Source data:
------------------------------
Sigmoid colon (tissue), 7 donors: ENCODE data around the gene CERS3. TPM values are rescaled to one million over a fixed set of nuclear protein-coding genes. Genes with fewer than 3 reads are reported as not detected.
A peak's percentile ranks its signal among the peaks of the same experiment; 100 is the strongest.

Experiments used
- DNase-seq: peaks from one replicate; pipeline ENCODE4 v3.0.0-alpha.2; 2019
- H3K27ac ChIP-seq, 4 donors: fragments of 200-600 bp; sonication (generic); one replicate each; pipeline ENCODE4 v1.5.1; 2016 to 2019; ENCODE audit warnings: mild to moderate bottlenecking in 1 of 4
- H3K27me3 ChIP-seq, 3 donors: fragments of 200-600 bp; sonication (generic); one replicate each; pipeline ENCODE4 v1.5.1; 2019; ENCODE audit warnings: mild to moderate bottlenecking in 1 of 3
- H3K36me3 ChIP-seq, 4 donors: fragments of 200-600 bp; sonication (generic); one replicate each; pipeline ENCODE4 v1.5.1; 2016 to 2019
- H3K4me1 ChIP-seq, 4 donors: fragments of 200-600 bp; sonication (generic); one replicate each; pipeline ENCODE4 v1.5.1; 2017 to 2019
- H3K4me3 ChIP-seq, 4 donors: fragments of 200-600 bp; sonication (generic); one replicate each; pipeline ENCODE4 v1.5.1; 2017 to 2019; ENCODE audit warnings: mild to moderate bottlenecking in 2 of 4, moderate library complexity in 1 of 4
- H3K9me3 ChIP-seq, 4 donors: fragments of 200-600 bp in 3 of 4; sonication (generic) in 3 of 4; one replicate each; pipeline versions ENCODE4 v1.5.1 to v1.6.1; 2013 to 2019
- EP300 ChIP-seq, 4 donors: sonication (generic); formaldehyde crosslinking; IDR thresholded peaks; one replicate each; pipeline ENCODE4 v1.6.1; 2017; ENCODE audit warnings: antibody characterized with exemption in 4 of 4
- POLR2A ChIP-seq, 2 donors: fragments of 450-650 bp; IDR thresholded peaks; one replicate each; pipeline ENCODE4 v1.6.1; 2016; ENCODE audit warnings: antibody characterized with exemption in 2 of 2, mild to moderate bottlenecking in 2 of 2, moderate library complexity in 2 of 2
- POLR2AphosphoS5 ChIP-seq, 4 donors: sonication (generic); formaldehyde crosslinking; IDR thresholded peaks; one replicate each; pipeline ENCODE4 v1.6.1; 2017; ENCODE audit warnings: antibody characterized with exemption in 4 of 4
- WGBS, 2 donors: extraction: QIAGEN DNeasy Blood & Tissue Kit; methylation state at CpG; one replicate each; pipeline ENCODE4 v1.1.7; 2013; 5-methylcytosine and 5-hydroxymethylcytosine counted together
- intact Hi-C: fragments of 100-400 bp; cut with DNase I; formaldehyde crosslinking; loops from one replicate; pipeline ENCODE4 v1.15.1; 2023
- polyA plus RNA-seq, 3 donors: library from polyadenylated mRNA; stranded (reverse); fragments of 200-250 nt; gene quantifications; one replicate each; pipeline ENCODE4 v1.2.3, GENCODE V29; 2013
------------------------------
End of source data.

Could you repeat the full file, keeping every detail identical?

Sigmoid colon (tissue), 7 donors: ENCODE data around the gene CERS3. TPM values are rescaled to one million over a fixed set of nuclear protein-coding genes. Genes with fewer than 3 reads are reported as not detected.
A peak's percentile ranks its signal among the peaks of the same experiment; 100 is the strongest.

Experiments used
- DNase-seq: peaks from one replicate; pipeline ENCODE4 v3.0.0-alpha.2; 2019
- H3K27ac ChIP-seq, 4 donors: fragments of 200-600 bp; sonication (generic); one replicate each; pipeline ENCODE4 v1.5.1; 2016 to 2019; ENCODE audit warnings: mild to moderate bottlenecking in 1 of 4
- H3K27me3 ChIP-seq, 3 donors: fragments of 200-600 bp; sonication (generic); one replicate each; pipeline ENCODE4 v1.5.1; 2019; ENCODE audit warnings: mild to moderate bottlenecking in 1 of 3
- H3K36me3 ChIP-seq, 4 donors: fragments of 200-600 bp; sonication (generic); one replicate each; pipeline ENCODE4 v1.5.1; 2016 to 2019
- H3K4me1 ChIP-seq, 4 donors: fragments of 200-600 bp; sonication (generic); one replicate each; pipeline ENCODE4 v1.5.1; 2017 to 2019
- H3K4me3 ChIP-seq, 4 donors: fragments of 200-600 bp; sonication (generic); one replicate each; pipeline ENCODE4 v1.5.1; 2017 to 2019; ENCODE audit warnings: mild to moderate bottlenecking in 2 of 4, moderate library complexity in 1 of 4
- H3K9me3 ChIP-seq, 4 donors: fragments of 200-600 bp in 3 of 4; sonication (generic) in 3 of 4; one replicate each; pipeline versions ENCODE4 v1.5.1 to v1.6.1; 2013 to 2019
- EP300 ChIP-seq, 4 donors: sonication (generic); formaldehyde crosslinking; IDR thresholded peaks; one replicate each; pipeline ENCODE4 v1.6.1; 2017; ENCODE audit warnings: antibody characterized with exemption in 4 of 4
- POLR2A ChIP-seq, 2 donors: fragments of 450-650 bp; IDR thresholded peaks; one replicate each; pipeline ENCODE4 v1.6.1; 2016; ENCODE audit warnings: antibody characterized with exemption in 2 of 2, mild to moderate bottlenecking in 2 of 2, moderate library complexity in 2 of 2
- POLR2AphosphoS5 ChIP-seq, 4 donors: sonication (generic); formaldehyde crosslinking; IDR thresholded peaks; one replicate each; pipeline ENCODE4 v1.6.1; 2017; ENCODE audit warnings: antibody characterized with exemption in 4 of 4
- WGBS, 2 donors: extraction: QIAGEN DNeasy Blood & Tissue Kit; methylation state at CpG; one replicate each; pipeline ENCODE4 v1.1.7; 2013; 5-methylcytosine and 5-hydroxymethylcytosine counted together
- intact Hi-C: fragments of 100-400 bp; cut with DNase I; formaldehyde crosslinking; loops from one replicate; pipeline ENCODE4 v1.15.1; 2023
- polyA plus RNA-seq, 3 donors: library from polyadenylated mRNA; stranded (reverse); fragments of 200-250 nt; gene quantifications; one replicate each; pipeline ENCODE4 v1.2.3, GENCODE V29; 2013